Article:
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Why You Need Unoccupied Property Insurance

If you own a home that’s currently unoccupied (perhaps you’re renovating or in between tenants), your standard home insurance policy may be invalidated, leaving you financially unprotected should anything happen.

Most insurers will consider a property to be “unoccupied” if it is vacant for a minimum of 30 consecutive days. Many of those whom are living elsewhere whilst their home is undergoing major renovations aren’t aware of this, and are relying on their standard home insurance for cover. Obviously there is higher risk of property damage associated with properties being refurbished, due to the extensive work being undertaken, and especially when the property is left uninhabited for longer periods of time there may not be someone present immediately if anything were to happen. Therefore many home insurance policies will not cover properties which are unoccupied during renovation, leaving those who are reliant on this type of standard insurance policy financially vulnerable when attempting to claim for any damage. Even home insurance policies that have been negotiated to include some form of cover may not be adequate in comparison to an insurance policy specifically designed for unoccupied homes, and you may not receive the claim amount in full.

Landlords who expect to be searching for a new tenant for a while can also be assured that unoccupied home insurance protects both the building and its contents during this period in between tenants. If a lease agreement is in place but your tenant will not be moving in for a few weeks, you’ll be fine with just purchasing landlord insurance. However, if you suspect that the property will be empty for quite a while due to long periods of unoccupancy historically or difficulty in finding tenants and letting agent processing then this is when unoccupied property insurance is recommended.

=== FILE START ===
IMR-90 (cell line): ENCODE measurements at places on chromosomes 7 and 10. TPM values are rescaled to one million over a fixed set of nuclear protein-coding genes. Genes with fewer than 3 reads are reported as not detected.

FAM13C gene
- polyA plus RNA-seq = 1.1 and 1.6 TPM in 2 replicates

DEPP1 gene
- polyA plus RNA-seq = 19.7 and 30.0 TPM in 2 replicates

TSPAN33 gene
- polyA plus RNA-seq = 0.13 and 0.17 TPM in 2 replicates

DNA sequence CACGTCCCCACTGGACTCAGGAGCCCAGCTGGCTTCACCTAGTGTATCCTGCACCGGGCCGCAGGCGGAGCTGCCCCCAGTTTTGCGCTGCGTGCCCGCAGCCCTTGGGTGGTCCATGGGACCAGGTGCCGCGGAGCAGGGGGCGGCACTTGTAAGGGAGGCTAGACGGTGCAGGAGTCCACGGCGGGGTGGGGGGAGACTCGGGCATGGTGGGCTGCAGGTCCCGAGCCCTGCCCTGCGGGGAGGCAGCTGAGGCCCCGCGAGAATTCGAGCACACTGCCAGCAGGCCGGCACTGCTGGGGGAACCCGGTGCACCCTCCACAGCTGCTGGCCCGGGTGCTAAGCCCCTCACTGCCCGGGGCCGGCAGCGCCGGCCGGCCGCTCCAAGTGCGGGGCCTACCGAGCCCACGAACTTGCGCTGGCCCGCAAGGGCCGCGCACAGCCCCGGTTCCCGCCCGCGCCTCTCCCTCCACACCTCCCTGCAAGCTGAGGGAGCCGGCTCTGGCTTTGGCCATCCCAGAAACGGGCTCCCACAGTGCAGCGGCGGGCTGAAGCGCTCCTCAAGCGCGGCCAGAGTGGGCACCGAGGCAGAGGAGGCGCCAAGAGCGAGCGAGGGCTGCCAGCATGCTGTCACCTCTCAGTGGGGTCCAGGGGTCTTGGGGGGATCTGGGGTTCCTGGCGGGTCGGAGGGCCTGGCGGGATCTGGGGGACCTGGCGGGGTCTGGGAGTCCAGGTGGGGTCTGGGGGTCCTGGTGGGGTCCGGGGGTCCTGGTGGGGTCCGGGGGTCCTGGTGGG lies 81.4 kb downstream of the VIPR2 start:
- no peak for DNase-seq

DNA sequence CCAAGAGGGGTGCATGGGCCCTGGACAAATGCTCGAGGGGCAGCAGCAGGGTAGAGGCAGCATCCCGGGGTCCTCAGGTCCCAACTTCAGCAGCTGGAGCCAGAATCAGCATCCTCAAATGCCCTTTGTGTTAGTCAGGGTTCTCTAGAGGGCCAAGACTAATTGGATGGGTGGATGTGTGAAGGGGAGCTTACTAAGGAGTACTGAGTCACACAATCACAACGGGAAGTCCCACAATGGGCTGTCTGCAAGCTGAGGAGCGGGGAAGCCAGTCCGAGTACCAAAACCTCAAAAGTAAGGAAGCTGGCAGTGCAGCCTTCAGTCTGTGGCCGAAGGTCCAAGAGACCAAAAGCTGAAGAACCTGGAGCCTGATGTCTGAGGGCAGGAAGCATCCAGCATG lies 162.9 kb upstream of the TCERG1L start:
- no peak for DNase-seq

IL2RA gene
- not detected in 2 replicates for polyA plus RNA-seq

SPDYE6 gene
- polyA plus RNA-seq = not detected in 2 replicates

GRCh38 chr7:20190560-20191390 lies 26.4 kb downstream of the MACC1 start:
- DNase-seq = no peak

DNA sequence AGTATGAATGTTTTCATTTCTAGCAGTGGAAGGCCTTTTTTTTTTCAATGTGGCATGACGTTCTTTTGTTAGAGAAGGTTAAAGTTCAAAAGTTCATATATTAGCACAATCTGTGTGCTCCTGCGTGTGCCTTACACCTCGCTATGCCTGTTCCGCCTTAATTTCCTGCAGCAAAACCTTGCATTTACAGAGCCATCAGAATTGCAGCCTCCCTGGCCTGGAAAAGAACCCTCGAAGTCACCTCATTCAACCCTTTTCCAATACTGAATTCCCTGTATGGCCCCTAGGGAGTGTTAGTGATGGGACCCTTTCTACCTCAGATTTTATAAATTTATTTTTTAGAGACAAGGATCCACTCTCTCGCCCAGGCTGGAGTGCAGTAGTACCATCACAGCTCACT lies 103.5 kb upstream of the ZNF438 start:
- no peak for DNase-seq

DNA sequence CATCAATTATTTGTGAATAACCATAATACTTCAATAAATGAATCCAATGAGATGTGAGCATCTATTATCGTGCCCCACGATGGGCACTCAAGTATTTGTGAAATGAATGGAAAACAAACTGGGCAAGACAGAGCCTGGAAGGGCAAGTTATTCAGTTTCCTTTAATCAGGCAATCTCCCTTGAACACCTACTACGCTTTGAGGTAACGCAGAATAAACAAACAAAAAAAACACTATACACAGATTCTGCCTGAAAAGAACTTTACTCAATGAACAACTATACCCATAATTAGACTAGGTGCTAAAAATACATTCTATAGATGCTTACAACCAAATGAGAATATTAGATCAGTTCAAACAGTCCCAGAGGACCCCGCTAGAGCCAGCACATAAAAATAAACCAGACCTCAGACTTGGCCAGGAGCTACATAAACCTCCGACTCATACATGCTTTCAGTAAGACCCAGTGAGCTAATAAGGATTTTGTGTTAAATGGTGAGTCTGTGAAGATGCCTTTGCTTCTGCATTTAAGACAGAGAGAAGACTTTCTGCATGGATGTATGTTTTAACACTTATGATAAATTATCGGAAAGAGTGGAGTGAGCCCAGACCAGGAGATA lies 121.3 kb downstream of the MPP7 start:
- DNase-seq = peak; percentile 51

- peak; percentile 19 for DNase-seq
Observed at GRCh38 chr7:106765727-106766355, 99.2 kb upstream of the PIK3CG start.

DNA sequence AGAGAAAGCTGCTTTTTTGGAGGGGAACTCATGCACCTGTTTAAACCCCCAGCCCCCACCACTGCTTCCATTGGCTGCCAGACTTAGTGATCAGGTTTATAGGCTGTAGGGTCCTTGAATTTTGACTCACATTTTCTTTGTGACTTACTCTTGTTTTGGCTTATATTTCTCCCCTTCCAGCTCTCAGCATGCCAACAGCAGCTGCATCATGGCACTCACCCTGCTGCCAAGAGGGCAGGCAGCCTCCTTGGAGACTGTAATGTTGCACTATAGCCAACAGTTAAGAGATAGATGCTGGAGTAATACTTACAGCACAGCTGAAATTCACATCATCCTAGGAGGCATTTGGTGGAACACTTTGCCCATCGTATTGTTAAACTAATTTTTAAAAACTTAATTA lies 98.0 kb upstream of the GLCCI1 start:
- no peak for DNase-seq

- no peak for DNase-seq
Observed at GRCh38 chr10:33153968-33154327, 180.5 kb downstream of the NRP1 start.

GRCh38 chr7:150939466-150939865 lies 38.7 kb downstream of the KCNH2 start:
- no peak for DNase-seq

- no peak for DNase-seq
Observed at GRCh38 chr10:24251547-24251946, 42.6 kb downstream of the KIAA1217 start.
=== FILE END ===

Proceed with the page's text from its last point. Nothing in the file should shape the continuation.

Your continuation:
Unoccupied properties are also at a higher risk of intrusion and/or vandalism, in addition to any fire damage or flood damage that may occur without an occupant present to react immediately to the risks.

There are a number of situations in which you may find yourself with an vacant property.

  • Your property is undergoing works.
  • You have purchased a new home but have yet to move in, and are still living in your first/current home.
  • Your property is on the market, or waiting to be put on the market, and is currently uninhabited.
  • You are currently seeking a new tenant for your let property.

Whatever your situation, always make sure to speak with your insurer if you’re in doubt. You may find out that you’re not as protected as you thought you were…

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